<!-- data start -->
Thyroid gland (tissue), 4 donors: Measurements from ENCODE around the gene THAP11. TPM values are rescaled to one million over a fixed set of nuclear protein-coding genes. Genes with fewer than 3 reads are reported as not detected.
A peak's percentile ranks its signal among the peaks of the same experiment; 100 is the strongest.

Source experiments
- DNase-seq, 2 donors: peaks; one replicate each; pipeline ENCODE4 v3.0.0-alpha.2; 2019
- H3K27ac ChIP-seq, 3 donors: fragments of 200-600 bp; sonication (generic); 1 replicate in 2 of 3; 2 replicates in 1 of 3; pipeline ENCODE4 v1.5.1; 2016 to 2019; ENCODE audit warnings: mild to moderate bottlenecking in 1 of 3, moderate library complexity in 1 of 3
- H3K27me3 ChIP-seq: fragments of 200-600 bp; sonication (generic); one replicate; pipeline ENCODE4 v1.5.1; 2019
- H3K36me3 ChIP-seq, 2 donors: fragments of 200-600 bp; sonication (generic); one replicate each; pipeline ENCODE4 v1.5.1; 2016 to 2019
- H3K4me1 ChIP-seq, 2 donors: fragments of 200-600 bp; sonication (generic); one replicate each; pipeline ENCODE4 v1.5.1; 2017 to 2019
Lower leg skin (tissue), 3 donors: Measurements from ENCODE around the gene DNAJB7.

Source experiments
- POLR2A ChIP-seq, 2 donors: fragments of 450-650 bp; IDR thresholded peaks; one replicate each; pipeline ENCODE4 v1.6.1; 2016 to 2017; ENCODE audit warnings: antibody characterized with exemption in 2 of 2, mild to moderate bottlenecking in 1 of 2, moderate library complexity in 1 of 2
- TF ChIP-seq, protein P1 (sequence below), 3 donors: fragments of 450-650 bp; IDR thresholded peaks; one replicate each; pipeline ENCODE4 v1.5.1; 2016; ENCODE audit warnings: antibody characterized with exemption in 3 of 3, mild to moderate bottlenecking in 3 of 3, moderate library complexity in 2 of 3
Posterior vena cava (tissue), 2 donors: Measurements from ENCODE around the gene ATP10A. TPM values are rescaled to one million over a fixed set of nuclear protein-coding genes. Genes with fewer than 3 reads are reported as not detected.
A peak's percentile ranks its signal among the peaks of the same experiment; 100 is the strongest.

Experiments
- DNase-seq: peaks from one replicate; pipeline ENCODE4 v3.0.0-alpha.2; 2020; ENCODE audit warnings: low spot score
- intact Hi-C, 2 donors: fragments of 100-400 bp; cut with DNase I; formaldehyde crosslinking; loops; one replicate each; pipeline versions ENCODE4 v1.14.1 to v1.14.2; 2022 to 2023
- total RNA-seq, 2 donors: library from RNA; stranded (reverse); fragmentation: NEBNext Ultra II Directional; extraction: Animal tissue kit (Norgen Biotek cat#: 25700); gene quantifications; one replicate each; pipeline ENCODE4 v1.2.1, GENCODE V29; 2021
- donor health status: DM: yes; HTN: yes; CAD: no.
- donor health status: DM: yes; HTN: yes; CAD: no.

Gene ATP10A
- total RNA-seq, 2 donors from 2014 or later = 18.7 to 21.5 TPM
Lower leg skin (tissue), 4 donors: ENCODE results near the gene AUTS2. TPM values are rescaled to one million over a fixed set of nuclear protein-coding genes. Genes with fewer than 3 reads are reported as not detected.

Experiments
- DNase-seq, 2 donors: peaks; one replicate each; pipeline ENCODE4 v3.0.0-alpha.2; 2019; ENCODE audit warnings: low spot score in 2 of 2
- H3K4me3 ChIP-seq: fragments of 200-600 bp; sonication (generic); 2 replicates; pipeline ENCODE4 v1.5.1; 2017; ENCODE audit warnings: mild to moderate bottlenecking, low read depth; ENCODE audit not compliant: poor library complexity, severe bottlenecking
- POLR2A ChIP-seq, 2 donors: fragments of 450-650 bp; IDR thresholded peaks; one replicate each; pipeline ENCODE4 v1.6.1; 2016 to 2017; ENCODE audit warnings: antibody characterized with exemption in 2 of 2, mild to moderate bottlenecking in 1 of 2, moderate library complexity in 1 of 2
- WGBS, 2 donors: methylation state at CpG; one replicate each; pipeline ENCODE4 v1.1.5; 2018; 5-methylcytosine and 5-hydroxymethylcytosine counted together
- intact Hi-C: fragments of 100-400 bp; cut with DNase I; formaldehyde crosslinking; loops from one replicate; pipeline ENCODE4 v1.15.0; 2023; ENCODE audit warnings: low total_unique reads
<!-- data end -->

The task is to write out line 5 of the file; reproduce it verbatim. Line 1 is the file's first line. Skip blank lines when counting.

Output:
- H3K27ac ChIP-seq, 3 donors: fragments of 200-600 bp; sonication (generic); 1 replicate in 2 of 3; 2 replicates in 1 of 3; pipeline ENCODE4 v1.5.1; 2016 to 2019; ENCODE audit warnings: mild to moderate bottlenecking in 1 of 3, moderate library complexity in 1 of 3